Legislation pending in the General Assembly includes proposals for more licensing requirements and a ban on assault weapons.

 

At direct odds with those gun control proposals are lawmakers who represent farmers and hunters who use guns regularly.

 

State Rep. John Bradley, D-Marion, is among a handful of lawmakers pushing to give Illinoisans concealed carry rights. Another backer of concealed weapons, state Rep. Aaron Schock, a Peoria Republican and candidate for Congress, was not on the House floor Tuesday.

 

"It's an ongoing war," Bradley said.

 

The "war" is complicated by Gov. Rod Blagojevich's veto power. The Chicago Democrat favors gun control, and overriding him takes a two-thirds majority of lawmakers.

 

There is little doubt about the governor's position on concealed carry laws.

 

"As the governor has said before ? allowing more people to carry concealed weapons would be the wrong way to go in Illinois," said Blagojevich spokeswoman Abby Ottenhoff.

 

"We need to balance the right of sportsmen and hunters to legally own guns with the need to help law enforcement and protect the public from gun violence," Ottenhoff added.

 

Illinois State Police spokesman Scott Compton said his department has opposed concealed-carry proposals in the past because training levels required for a private citizen to use a weapon wouldn't near the training officers get.

 

Compton said officers are trained on both how to use a gun, and when it's appropriate to do so.

 

"It's something we practice on a continuous basis," he said.

 

A group of mostly female concealed carry supporters delivered a memo to Blagojevich's office asking him to support it. But the governor has been a critic of concealed carry in the past.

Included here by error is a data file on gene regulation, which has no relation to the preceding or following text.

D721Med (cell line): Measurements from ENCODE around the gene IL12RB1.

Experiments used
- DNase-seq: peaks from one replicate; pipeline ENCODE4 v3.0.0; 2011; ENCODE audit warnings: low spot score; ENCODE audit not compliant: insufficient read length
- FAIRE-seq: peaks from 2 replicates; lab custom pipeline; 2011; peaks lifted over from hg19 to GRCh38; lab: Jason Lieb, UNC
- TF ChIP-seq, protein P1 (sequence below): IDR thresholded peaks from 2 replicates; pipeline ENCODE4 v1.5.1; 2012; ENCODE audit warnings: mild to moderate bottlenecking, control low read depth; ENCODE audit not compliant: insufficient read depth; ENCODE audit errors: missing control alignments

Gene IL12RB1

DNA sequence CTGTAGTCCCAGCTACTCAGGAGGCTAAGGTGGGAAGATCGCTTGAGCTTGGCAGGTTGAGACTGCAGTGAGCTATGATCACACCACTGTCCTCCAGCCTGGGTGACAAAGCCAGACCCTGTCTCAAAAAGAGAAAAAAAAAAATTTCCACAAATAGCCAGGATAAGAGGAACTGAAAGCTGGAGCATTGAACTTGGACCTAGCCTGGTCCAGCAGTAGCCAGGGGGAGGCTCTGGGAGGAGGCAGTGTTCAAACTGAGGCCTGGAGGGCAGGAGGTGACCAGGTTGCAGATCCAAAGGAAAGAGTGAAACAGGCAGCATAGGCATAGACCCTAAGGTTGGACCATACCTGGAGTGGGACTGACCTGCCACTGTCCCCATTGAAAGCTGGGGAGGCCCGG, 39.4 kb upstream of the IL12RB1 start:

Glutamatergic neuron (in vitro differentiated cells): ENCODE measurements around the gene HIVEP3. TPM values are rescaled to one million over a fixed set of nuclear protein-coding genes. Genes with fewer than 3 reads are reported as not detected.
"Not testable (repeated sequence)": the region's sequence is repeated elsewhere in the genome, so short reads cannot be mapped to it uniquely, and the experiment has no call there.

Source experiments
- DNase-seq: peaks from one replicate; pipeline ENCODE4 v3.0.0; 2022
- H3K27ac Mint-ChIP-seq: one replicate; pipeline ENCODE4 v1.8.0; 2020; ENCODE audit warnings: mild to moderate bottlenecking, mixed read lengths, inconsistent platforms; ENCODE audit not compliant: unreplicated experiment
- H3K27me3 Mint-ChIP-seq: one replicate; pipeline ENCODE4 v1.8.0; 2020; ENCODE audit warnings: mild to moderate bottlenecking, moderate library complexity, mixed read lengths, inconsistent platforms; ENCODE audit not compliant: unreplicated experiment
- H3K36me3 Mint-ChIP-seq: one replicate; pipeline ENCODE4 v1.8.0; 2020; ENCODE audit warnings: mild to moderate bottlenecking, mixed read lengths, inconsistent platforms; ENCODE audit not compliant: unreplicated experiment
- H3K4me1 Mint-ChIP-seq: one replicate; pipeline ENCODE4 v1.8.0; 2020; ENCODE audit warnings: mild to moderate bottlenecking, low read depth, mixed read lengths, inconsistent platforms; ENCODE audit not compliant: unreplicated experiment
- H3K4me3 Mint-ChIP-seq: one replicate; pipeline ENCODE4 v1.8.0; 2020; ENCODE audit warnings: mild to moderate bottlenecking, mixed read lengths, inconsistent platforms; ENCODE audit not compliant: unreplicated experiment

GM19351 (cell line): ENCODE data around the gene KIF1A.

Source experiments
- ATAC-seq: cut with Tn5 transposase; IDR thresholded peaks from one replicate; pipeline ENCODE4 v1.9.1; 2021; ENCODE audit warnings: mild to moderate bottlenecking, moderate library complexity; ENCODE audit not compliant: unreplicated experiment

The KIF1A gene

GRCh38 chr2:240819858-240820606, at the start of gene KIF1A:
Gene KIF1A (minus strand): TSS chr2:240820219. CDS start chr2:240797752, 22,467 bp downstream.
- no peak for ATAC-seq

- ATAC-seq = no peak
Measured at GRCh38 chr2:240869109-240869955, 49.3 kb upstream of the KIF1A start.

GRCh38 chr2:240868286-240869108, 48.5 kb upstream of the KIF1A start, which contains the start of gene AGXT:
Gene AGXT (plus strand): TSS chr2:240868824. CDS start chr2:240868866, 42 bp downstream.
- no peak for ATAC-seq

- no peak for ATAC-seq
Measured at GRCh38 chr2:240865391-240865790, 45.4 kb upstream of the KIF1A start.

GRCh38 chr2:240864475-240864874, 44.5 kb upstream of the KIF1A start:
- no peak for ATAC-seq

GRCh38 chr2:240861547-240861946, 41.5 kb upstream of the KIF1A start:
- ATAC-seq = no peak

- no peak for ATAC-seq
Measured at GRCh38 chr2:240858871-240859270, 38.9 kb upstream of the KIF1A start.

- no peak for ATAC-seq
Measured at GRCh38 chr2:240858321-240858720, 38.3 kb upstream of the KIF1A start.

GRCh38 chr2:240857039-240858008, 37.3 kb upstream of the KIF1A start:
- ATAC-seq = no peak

mike.riopell@lee.net / (217) 789-0865@lee.net / (217) 789-0865

 

The Illinois State Police have had an anti 2A stance for at least 30 years,and for Scott Compton to state that they are better qualified to carry weapons than a vetran especially a combat vetran is a joke,and I know many ISP are combat vetrans themselves and would not agree with Compton in that regard.I understand that he was speaking of ordinary citizens,and he ignors the fact that many are combat vets for his own reasons ,reasons that leave us at the mercy of violent criminals unless we are at home and armed....When you realy need a cop you can seldom if ever find one until it is to late and for Mr.Compton to basically state that an honist citizen should be denied the right of self defence while he and his fellow officers are permitted such a right is in and of itself a violation of the Constitution,"Life Liberty and the Persuit of Happiness",after all what good is Liberty or the Persuit of Happiness when you have been rendered helpless to defend yourself or others....I guess he would prefer that you just die quietly and in a manner that would justify his requests for more funding for law non-enforcement,good wages at little risk....I have met many ISP under various circumstances and have found the lower ranking ones for the most part to be decent LEO's.It is Lieutenant and up that seem to have a totalitarian mindset....IMHO.

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Pitching this as as a concern of "farmers and hunters" totally marginalizes the issue. It's a strategy indended to downplay the significance and relevance of these issues.

 

Farmers and hunters are very important....but give me a break!

 

They simply want to avoid the real issues.

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Now I understand where I got confused about the Bloomington paper mentioning me, here's the article from today's Herald & Review:

 

Herald & Review (Decatur, IL)

 

March 12, 2008

Section: News

Page: A6

 

Lawmakers take another shot at changing gun laws

Some aim for more restrictions while others hope to carry concealed

 

MIKE RIOPELL

 

H&R Springfield Bureau Writer

 

SPRINGFIELD - The issue draws the ire of thousands on either side, but lawmakers acknowledge that the political realities of Springfield mean changes in state gun laws could be tough this year. Tuesday brought thousands of activists to the Illinois State Capitol, asking lawmakers to resist putting more restrictions on gun ownership. They also called for laws that would allow private citizens to carry concealed weapons.